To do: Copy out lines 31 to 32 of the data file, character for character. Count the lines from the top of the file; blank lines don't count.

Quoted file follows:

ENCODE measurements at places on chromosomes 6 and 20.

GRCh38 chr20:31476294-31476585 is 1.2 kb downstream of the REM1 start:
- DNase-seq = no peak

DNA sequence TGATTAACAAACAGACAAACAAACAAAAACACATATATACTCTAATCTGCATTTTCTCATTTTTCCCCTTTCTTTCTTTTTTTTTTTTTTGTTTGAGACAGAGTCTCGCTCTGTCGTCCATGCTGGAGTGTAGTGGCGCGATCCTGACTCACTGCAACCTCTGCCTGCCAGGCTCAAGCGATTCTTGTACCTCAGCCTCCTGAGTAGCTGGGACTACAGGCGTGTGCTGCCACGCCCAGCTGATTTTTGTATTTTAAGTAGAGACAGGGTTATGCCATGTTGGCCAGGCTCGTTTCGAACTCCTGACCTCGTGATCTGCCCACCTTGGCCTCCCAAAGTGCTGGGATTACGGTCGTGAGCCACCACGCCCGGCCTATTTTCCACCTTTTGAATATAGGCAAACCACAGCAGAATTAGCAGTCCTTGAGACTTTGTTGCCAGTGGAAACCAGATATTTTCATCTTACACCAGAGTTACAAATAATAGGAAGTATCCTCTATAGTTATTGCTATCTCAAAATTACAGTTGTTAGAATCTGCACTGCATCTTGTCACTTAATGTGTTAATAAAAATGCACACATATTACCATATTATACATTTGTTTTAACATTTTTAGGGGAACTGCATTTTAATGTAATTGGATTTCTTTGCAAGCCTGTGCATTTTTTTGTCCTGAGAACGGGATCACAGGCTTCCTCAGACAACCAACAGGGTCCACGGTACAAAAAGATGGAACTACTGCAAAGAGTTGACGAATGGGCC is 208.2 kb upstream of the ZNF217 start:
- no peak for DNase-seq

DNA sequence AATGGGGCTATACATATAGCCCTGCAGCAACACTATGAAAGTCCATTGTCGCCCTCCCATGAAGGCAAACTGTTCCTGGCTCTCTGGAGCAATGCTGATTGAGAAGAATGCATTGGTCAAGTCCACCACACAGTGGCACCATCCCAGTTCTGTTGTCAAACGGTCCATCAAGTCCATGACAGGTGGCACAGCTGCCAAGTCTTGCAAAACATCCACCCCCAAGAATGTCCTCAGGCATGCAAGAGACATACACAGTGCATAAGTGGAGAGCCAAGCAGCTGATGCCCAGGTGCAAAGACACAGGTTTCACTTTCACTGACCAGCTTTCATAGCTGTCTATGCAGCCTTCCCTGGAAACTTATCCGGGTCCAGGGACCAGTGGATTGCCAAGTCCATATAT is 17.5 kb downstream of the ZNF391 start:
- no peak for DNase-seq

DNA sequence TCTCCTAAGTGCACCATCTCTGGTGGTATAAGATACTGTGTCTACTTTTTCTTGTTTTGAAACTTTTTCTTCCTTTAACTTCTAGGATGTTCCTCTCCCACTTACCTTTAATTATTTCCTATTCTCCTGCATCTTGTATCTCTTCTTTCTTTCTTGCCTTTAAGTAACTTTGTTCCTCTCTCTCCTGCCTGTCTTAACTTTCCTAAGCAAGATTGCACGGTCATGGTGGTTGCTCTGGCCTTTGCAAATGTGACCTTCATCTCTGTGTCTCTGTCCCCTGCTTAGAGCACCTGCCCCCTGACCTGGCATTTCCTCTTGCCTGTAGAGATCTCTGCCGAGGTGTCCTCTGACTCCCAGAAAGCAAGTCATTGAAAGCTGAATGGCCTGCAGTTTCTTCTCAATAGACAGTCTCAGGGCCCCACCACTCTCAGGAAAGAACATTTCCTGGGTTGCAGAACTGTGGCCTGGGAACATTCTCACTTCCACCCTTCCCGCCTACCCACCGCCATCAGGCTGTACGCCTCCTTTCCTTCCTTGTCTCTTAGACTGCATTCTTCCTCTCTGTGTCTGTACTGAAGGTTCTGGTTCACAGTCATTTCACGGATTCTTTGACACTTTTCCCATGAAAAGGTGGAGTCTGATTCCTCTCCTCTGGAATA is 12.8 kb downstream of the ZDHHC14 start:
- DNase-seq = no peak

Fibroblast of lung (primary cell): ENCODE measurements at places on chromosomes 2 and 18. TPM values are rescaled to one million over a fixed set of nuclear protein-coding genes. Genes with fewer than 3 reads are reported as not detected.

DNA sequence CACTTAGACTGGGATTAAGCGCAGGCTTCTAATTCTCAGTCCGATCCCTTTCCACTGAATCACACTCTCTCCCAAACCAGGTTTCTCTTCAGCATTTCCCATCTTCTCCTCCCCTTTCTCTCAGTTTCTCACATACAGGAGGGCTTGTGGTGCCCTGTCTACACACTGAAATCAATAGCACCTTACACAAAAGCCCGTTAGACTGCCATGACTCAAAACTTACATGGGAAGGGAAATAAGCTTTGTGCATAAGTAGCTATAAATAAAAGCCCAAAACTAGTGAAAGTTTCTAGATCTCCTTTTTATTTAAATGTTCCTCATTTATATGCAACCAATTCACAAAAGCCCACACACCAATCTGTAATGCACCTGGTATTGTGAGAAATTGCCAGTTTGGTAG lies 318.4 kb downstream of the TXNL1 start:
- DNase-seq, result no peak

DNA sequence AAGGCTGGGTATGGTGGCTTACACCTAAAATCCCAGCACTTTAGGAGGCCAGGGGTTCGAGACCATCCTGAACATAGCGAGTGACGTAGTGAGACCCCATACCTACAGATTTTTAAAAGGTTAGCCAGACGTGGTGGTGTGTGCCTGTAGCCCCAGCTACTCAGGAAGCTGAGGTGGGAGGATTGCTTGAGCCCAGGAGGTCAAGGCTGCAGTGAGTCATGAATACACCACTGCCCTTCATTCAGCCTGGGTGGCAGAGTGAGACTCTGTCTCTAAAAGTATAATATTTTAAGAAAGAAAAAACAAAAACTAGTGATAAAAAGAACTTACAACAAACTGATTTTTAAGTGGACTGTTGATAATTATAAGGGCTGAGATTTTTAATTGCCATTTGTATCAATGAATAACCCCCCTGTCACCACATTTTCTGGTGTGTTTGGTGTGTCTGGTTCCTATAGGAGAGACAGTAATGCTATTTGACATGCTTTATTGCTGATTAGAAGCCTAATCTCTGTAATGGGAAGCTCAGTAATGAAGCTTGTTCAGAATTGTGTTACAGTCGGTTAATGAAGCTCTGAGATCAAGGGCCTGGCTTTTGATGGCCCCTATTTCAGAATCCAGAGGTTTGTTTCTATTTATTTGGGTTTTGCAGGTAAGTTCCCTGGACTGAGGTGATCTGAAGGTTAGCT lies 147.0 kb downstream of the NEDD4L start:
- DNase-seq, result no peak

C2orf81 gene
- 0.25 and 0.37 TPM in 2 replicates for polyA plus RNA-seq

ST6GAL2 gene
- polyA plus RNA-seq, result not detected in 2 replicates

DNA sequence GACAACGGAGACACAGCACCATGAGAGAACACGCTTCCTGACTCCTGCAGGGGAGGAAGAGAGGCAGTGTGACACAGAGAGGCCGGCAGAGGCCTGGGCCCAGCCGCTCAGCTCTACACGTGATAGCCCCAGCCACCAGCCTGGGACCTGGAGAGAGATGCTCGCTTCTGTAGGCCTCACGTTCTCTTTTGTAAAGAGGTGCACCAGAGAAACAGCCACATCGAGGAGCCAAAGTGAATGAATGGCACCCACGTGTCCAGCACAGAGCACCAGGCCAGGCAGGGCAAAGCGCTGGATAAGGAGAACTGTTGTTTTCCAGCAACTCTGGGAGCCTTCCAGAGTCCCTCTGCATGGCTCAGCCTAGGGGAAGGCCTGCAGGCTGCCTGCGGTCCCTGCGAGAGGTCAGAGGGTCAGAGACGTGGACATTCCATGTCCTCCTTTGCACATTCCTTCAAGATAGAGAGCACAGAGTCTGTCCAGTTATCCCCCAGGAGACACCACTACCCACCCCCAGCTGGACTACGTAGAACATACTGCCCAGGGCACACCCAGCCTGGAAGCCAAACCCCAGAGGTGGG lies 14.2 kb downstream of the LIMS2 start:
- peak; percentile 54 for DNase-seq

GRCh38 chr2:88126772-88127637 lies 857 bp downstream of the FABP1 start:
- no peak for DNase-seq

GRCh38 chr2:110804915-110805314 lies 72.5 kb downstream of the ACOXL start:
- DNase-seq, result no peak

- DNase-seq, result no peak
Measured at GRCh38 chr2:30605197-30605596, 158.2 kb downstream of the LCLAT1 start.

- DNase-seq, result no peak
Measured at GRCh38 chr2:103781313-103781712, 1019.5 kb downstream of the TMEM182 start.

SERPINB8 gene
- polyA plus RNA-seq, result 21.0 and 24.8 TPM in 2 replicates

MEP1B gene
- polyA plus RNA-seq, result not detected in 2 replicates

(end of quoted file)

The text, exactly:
MEP1B gene
- polyA plus RNA-seq, result not detected in 2 replicates